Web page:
Published on December 28th, 2018 | by Damien Straker

Vice – Film Review

Reviewed by Damien Straker on the 28th of December 2018
eOne presents a film by Adam McKay
Produced by Brad Pitt, Dede Gardner, Jeremy Kleiner, Megan Ellison, Kevin J. Messick, Will Ferrell and Adam McKay
Written by Adam McKay
Starring Christian Bale, Amy Adams, Steve Carell, Sam Rockwell, Tyler Perry, Alison Pill and Jesse Plemons
Music by Nicholas Britell
Cinematography Greig Fraser
Edited by Hank Corwin
Rating: M
Running Time: 132 minutes
Release Date: the 26th of December 2018

A disgusting monster possesses a mentally weak man and controls his actions before it can be shot back into space. This is the plot of Venom (2018), but it is also applicable to Adam Mackay’s Vice. It is a mediocre biopic about former Vice President Dick Cheney, the reptilian figure who silently manipulated George W. Bush throughout his presidency during the early 2000s and persuaded him to undertake the War on Terror.

The film is comparable to Venom because we must ask how such a villainous figure became the main protagonist of a film. A good movie must have a hero or anti-hero to whom we can relate, and a great villain must continually overpower the protagonist until the end. This is not to say that Vice paints Cheney as a good person. Instead, by reversing or diluting the roles of the hero and the antagonist, a narrative void occurs where empathy and obstacles would normally be placed.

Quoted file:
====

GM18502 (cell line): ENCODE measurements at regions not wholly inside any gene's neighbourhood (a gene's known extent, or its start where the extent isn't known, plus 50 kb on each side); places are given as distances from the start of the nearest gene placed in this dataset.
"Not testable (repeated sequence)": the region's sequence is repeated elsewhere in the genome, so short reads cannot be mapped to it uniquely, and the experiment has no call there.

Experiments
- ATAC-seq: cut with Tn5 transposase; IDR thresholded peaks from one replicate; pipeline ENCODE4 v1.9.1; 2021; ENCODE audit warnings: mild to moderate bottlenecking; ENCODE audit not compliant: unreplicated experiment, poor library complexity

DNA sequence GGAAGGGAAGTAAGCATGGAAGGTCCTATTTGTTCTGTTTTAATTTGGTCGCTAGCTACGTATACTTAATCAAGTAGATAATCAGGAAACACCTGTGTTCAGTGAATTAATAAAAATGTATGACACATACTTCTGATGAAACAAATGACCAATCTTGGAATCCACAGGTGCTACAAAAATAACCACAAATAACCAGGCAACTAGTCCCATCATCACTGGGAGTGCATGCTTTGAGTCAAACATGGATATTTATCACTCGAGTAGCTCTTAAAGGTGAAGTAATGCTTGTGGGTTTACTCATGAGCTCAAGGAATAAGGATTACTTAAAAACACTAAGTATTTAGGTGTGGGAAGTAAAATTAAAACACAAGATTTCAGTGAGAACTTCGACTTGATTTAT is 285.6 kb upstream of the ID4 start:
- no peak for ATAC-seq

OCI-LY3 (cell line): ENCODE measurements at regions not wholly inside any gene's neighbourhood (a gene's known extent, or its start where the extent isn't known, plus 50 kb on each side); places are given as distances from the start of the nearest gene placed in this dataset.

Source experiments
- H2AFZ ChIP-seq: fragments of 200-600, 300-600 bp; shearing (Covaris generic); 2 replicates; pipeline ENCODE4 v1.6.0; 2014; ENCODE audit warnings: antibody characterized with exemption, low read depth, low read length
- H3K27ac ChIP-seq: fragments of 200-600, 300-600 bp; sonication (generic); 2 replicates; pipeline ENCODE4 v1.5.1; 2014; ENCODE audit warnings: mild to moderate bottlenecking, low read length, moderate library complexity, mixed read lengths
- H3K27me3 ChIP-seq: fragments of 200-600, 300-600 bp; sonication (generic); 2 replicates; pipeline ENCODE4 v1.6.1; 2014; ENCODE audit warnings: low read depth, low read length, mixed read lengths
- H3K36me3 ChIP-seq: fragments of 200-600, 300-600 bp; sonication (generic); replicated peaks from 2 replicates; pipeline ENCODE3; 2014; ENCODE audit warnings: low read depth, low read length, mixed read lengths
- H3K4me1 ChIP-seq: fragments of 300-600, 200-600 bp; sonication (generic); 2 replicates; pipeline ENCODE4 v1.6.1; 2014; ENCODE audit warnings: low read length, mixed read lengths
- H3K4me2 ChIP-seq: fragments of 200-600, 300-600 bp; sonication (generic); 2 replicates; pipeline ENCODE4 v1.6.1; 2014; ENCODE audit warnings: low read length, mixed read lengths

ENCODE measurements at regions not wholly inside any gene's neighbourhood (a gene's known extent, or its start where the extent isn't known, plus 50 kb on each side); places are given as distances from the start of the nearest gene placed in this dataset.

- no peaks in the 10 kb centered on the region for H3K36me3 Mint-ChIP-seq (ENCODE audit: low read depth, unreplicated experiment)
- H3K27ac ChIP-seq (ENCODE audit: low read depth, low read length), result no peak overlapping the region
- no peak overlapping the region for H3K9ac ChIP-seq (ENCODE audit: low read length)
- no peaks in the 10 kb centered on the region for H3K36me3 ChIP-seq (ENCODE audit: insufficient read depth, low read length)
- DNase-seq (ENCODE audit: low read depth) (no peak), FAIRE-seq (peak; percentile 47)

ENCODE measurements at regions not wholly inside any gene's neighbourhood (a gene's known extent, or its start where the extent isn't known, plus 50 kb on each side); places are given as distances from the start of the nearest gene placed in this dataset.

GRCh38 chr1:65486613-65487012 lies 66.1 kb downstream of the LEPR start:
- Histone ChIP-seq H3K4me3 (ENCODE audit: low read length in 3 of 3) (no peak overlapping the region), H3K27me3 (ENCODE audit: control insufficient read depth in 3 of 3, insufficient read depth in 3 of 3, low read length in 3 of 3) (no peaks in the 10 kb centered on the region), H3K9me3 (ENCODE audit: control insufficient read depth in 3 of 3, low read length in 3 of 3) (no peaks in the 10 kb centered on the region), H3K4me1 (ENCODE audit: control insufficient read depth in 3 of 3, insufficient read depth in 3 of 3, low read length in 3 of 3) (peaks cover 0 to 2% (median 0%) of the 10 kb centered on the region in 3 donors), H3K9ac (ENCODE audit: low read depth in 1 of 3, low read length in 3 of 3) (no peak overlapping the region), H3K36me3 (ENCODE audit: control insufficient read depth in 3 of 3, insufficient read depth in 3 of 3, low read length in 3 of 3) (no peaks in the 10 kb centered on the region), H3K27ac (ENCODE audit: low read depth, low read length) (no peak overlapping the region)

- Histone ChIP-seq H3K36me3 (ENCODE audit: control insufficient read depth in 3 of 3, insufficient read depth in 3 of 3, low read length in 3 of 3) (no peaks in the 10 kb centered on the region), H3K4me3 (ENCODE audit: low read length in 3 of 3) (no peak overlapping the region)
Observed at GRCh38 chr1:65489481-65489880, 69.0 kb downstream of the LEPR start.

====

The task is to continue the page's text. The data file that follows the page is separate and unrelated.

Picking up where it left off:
To be fair, McKay’s filmography has always placed wicked men at the fore. He has directed several Will Ferrell vehicles where the comedian played characters who believed they were smarter than they were. The most popular example is still arguably Anchorman: The Legend of Ron Burgundy (2004). The Big Short (2016) saw McKay transition from fun mainstream comedies to a self-declared political expert. With Short, he clumsily attempted to examine the flawed men involved with Wall Street and the GFC.

Vice, starring Christian Bale as Cheney, continues his exploration of terrible men of power but fails to transcend its conventional biopic framework. It does not provide enough new insights into this period of political unrest to justify Cheney as its leading man. McKay’s fussy visual gimmicks also detract from the rich cast, which includes Amy Adams, Steve Carell, Sam Rockwell and Jesse Plemons.

The opening scenes are inseparable from Oliver Stone’s weak Bush biopic W. (2008). In identical fashion, the story cuts from the White House back to Cheney’s youth. Like Bush, Cheney is a blue‑collar worker on an oil rig and an alcoholic in trouble with the law who is salvaged by the love of his wife, Lynne Cheney (Adams).